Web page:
Your five-year plan with the Garnett Passe and Rodney Williams Memorial Foundation is to improve outreach and services in this vast site of over 2.5 million square kilometres. How do you hope to accomplish this?
There is an ancient saying: “It is not up to you to complete the mammoth task, but neither are you absolved from doing your best to participate”. I need to engage in this process. I can only do this by standing on the shoulders of the giants who have pioneered this work and continue to do so; and, by that, I mean you, Professor Coates. Harvey, what you have done for Aboriginal health throughout Australia by introducing universal newborn hearing screening and, mainly, what you have done for indigenous ear health disease in Western Australia is hugely inspiring to me. By following in your footsteps and those of Alastair MacKendrick and others here in Western Australia, I’m motivated to keep improving and growing these services. I believe the path forward is guiding the next generation of doctors, building capacity and sustainability in our programmes and people. I want to create a six-month trainee rotation through remote and rural communities. ENT trainees could possibly spend six months in the East and West Kimberley or the Pilbara or Southwest.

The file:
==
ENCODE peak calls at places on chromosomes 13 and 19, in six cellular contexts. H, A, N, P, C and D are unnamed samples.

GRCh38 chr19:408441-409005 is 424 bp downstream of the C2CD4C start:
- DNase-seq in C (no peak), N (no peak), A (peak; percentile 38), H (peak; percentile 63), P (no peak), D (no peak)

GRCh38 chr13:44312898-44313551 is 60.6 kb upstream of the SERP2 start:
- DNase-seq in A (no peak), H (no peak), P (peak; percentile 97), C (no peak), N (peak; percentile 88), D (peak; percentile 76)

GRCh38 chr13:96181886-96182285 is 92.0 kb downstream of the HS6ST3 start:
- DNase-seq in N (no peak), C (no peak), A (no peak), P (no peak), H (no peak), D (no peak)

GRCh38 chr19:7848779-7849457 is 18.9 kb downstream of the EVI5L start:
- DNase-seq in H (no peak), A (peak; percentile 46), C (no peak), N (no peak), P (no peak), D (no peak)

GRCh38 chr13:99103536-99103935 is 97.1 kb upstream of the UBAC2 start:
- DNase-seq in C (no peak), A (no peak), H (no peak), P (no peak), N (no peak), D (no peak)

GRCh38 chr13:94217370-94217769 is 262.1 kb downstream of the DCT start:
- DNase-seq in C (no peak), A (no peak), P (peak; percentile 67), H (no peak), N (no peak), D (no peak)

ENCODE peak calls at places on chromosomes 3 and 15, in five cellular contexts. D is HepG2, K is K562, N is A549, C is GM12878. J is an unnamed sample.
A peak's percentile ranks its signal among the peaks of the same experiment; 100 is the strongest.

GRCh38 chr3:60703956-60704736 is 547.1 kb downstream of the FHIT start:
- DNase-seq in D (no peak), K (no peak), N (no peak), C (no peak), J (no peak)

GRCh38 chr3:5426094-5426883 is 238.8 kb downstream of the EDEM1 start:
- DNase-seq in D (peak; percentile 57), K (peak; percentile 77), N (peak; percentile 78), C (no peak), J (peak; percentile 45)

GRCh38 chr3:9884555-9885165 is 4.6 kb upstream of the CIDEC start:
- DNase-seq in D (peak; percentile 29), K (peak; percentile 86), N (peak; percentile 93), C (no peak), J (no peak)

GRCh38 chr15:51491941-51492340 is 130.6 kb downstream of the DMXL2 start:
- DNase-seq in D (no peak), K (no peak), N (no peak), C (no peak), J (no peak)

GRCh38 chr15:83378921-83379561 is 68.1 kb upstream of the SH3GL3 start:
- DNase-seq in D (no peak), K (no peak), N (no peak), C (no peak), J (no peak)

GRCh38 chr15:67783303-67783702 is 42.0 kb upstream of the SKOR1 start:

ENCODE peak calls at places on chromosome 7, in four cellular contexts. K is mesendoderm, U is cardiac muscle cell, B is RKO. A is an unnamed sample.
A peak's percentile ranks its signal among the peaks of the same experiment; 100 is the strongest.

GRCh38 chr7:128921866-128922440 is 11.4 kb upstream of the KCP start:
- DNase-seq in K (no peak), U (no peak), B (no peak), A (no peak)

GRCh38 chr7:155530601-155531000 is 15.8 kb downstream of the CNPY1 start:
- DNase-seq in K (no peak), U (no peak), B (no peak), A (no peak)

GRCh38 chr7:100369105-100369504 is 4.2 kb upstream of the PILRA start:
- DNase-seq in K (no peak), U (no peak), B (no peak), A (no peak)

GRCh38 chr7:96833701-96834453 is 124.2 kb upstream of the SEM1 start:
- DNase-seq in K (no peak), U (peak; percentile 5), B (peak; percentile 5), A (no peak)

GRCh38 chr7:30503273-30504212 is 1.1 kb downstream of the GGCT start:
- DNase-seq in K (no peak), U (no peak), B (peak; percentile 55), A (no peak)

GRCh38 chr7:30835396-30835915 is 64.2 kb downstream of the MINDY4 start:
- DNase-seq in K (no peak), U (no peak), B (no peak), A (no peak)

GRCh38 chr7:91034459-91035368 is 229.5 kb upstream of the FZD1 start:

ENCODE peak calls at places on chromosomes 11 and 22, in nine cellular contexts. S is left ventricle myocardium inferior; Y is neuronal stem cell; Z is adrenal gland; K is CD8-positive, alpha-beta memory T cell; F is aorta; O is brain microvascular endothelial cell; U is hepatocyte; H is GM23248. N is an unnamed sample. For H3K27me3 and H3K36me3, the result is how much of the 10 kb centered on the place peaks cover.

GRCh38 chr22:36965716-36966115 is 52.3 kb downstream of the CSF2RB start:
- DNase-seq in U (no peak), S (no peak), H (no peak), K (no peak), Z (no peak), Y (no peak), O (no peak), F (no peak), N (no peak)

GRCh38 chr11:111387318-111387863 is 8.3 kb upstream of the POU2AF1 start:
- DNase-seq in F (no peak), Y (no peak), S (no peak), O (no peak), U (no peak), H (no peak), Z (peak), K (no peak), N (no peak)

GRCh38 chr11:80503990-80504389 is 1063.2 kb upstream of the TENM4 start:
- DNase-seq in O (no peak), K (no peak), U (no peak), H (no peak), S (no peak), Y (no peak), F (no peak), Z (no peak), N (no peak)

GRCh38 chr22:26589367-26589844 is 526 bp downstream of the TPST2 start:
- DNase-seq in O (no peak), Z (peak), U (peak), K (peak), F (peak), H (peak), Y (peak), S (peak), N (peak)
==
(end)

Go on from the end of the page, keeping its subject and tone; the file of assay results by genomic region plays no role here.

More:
I believe that once our younger colleagues are immersed within communities and gain the trust of those communities, they may be encouraged to spend more time or even move to these places, increasing our capacity in much-needed communities. The second approach is that we truly need to increase the number of training posts in Western Australia. We are a massive state, yet we have only seven trainees at any one time. The last post we established in Perth’s North was the first new post in 20 years in Western Australia. We need more trained specialists for our population.
Well, thank you, Peter. Do you have any final words for our readers?
It’s been a privilege to have this opportunity to speak with you, Harvey. You are a wonderful mentor, an absolute inspiration, a true gentleman and professional, and an Australian and world leader in ENT. I’ve been extremely fortunate. I’m genuinely grateful to South Africa for everything I have gained and learned. Australia has given me a fair go, and I deeply appreciate the second career opportunity here.